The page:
Despite the recent gains, eating and drinking places are still 1.8 million jobs below their pre-pandemic employment level. Restaurants continued to restore some of the jobs lost during the pandemic in March, but the road to recovery remains long. Eating and drinking places* added a net 175,800 jobs in March on a seasonally-adjusted basis, according to preliminary data from the Bureau of Labor Statistics (BLS). March represented the third consecutive monthly employment increase, and lifted restaurant staffing levels to their highest point during the pandemic. Despite the recent positive trend, eating and drinking place employment remains 1.8 million jobs – or 15% – below pre-pandemic levels. Although staffing levels rebounded from pandemic lows in each of the major restaurant segments, overall employment remains well below pre-coronavirus readings across the board.
The full service segment suffered the most job losses during the initial months of the pandemic – and still has the longest path to recovery. As of February 2021, full service restaurant staffing levels were over 1.1 million jobs (or 20%) below pre-coronavirus readings in February 2020.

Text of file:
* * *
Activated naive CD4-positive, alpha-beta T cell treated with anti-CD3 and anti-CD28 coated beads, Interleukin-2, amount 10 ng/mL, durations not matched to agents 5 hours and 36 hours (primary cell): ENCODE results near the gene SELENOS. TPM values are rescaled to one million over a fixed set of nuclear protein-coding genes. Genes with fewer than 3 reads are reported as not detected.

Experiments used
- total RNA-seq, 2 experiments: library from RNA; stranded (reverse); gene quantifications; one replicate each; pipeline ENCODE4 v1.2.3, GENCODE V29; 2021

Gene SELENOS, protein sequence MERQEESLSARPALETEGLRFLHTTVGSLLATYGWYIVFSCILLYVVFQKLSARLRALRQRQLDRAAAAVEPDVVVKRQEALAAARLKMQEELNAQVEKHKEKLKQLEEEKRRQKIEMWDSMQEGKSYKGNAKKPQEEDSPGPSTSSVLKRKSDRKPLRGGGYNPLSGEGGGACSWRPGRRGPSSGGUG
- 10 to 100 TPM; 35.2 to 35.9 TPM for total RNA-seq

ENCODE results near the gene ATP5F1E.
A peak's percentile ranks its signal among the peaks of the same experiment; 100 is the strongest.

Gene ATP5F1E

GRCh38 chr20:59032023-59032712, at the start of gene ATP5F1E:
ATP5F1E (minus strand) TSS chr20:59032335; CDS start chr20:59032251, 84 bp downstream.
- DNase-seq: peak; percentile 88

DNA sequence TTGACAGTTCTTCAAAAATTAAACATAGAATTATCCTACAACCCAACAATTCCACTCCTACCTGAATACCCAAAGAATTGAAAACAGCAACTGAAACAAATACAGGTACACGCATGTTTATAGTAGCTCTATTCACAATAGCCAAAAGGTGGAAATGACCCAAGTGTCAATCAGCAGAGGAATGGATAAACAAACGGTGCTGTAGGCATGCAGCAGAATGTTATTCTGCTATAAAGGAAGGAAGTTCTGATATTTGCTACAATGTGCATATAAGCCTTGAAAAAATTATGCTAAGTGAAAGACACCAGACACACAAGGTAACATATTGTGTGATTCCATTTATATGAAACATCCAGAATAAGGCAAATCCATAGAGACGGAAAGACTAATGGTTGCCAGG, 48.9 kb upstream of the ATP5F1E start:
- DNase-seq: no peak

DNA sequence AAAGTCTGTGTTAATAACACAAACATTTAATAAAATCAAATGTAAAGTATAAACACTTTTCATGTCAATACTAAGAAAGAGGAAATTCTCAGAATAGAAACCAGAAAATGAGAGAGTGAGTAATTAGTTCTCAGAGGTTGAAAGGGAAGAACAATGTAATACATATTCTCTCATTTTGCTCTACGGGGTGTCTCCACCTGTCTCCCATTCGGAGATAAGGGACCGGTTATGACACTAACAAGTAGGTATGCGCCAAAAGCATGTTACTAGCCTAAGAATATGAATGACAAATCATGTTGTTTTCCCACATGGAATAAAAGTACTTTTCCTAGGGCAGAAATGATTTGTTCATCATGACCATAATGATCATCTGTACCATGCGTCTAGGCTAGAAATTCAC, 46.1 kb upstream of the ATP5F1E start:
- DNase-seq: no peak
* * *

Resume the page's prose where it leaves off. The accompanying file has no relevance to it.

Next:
Job losses in the limited-service segments were somewhat less severe during the initial months of the pandemic, as these operations were more likely to retain staff to support their existing off-premises business. As of February 2021, the quick service and fast casual segments were down 248,000 jobs (or 6%) from pre-pandemic levels. Staffing at snack and nonalcoholic beverage bars – including coffee, donut and ice cream shops – remain 79,000 jobs (or 10%) below February 2020 levels.
In percentage terms, employment in the cafeterias/grill buffets/buffets segment is still 62% below pre-pandemic levels – by far the largest deficit among the major restaurant categories. Staffing levels in the catering and mobile foodservice segment (-44%), foodservice contractor segment (-39%) and bars and taverns segment (-33%) are also significantly below pre-coronavirus readings.
*Eating and drinking places are the primary component of the total restaurant and foodservice industry, which prior to the coronavirus outbreak employed 12 million out of the total restaurant and foodservice workforce of 15.6 million.